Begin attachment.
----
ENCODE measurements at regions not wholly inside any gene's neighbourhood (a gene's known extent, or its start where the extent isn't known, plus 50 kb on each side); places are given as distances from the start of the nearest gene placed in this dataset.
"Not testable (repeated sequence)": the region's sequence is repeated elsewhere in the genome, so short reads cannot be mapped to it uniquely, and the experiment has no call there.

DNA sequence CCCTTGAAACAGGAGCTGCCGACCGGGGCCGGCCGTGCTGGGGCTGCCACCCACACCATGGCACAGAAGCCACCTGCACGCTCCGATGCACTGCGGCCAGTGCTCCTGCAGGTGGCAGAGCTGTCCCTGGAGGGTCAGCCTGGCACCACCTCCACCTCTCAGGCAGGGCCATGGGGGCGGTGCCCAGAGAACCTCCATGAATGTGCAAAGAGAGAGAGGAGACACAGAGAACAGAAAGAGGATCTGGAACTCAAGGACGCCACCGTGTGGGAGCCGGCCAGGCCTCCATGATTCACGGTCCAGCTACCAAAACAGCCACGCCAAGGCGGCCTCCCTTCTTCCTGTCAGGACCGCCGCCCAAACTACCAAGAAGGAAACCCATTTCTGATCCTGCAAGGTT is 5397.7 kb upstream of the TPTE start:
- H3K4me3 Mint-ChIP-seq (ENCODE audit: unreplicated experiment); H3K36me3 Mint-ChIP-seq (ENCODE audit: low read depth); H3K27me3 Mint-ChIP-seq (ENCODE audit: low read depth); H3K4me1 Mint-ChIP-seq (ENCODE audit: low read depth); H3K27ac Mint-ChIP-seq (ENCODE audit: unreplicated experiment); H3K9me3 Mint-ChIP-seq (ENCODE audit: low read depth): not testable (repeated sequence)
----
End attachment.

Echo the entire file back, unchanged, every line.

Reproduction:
ENCODE measurements at regions not wholly inside any gene's neighbourhood (a gene's known extent, or its start where the extent isn't known, plus 50 kb on each side); places are given as distances from the start of the nearest gene placed in this dataset.
"Not testable (repeated sequence)": the region's sequence is repeated elsewhere in the genome, so short reads cannot be mapped to it uniquely, and the experiment has no call there.

DNA sequence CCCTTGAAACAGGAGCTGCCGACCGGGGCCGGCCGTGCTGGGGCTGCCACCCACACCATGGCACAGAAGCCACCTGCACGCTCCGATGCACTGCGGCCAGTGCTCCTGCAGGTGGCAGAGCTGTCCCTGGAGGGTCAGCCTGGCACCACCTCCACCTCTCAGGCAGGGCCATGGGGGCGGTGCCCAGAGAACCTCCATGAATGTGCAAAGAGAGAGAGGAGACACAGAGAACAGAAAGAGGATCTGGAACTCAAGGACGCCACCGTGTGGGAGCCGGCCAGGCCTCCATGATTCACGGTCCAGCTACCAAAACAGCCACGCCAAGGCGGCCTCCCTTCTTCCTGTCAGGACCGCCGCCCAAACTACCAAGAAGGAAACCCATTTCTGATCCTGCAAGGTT is 5397.7 kb upstream of the TPTE start:
- H3K4me3 Mint-ChIP-seq (ENCODE audit: unreplicated experiment); H3K36me3 Mint-ChIP-seq (ENCODE audit: low read depth); H3K27me3 Mint-ChIP-seq (ENCODE audit: low read depth); H3K4me1 Mint-ChIP-seq (ENCODE audit: low read depth); H3K27ac Mint-ChIP-seq (ENCODE audit: unreplicated experiment); H3K9me3 Mint-ChIP-seq (ENCODE audit: low read depth): not testable (repeated sequence)